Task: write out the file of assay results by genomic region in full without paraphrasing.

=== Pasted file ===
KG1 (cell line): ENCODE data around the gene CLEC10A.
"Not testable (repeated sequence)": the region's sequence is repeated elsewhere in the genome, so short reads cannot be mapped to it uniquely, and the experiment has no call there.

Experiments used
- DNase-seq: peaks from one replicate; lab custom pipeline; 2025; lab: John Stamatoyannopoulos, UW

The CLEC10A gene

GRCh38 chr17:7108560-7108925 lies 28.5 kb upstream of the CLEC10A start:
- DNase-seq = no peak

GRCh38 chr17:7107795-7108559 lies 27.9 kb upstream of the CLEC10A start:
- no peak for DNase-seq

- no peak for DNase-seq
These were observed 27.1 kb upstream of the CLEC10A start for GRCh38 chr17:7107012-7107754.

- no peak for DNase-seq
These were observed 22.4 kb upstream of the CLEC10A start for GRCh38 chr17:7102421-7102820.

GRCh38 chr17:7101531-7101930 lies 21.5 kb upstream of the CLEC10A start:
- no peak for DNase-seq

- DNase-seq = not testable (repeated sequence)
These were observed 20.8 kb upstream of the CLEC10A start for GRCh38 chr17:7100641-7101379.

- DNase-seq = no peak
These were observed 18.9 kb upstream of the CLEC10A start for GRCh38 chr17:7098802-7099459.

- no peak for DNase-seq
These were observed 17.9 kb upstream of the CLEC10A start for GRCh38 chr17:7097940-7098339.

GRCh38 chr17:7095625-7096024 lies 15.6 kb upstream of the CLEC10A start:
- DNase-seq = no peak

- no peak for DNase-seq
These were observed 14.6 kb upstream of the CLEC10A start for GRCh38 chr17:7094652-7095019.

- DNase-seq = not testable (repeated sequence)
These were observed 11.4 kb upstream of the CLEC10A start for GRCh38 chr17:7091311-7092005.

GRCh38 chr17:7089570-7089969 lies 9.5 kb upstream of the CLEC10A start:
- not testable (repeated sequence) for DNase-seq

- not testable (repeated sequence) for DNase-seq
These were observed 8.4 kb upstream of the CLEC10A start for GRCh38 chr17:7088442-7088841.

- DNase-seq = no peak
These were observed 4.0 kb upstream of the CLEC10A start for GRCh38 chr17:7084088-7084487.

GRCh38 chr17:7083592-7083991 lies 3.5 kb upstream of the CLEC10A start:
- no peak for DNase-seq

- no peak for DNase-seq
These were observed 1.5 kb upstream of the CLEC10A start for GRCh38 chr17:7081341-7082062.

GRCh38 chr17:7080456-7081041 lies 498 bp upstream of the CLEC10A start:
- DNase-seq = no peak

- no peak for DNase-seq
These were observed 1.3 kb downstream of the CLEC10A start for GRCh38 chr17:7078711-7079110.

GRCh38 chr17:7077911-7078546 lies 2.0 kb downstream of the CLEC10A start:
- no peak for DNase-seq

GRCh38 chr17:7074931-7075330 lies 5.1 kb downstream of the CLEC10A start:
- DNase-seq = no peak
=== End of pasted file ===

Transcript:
KG1 (cell line): ENCODE data around the gene CLEC10A.
"Not testable (repeated sequence)": the region's sequence is repeated elsewhere in the genome, so short reads cannot be mapped to it uniquely, and the experiment has no call there.

Experiments used
- DNase-seq: peaks from one replicate; lab custom pipeline; 2025; lab: John Stamatoyannopoulos, UW

The CLEC10A gene

GRCh38 chr17:7108560-7108925 lies 28.5 kb upstream of the CLEC10A start:
- DNase-seq = no peak

GRCh38 chr17:7107795-7108559 lies 27.9 kb upstream of the CLEC10A start:
- no peak for DNase-seq

- no peak for DNase-seq
These were observed 27.1 kb upstream of the CLEC10A start for GRCh38 chr17:7107012-7107754.

- no peak for DNase-seq
These were observed 22.4 kb upstream of the CLEC10A start for GRCh38 chr17:7102421-7102820.

GRCh38 chr17:7101531-7101930 lies 21.5 kb upstream of the CLEC10A start:
- no peak for DNase-seq

- DNase-seq = not testable (repeated sequence)
These were observed 20.8 kb upstream of the CLEC10A start for GRCh38 chr17:7100641-7101379.

- DNase-seq = no peak
These were observed 18.9 kb upstream of the CLEC10A start for GRCh38 chr17:7098802-7099459.

- no peak for DNase-seq
These were observed 17.9 kb upstream of the CLEC10A start for GRCh38 chr17:7097940-7098339.

GRCh38 chr17:7095625-7096024 lies 15.6 kb upstream of the CLEC10A start:
- DNase-seq = no peak

- no peak for DNase-seq
These were observed 14.6 kb upstream of the CLEC10A start for GRCh38 chr17:7094652-7095019.

- DNase-seq = not testable (repeated sequence)
These were observed 11.4 kb upstream of the CLEC10A start for GRCh38 chr17:7091311-7092005.

GRCh38 chr17:7089570-7089969 lies 9.5 kb upstream of the CLEC10A start:
- not testable (repeated sequence) for DNase-seq

- not testable (repeated sequence) for DNase-seq
These were observed 8.4 kb upstream of the CLEC10A start for GRCh38 chr17:7088442-7088841.

- DNase-seq = no peak
These were observed 4.0 kb upstream of the CLEC10A start for GRCh38 chr17:7084088-7084487.

GRCh38 chr17:7083592-7083991 lies 3.5 kb upstream of the CLEC10A start:
- no peak for DNase-seq

- no peak for DNase-seq
These were observed 1.5 kb upstream of the CLEC10A start for GRCh38 chr17:7081341-7082062.

GRCh38 chr17:7080456-7081041 lies 498 bp upstream of the CLEC10A start:
- DNase-seq = no peak

- no peak for DNase-seq
These were observed 1.3 kb downstream of the CLEC10A start for GRCh38 chr17:7078711-7079110.

GRCh38 chr17:7077911-7078546 lies 2.0 kb downstream of the CLEC10A start:
- no peak for DNase-seq

GRCh38 chr17:7074931-7075330 lies 5.1 kb downstream of the CLEC10A start:
- DNase-seq = no peak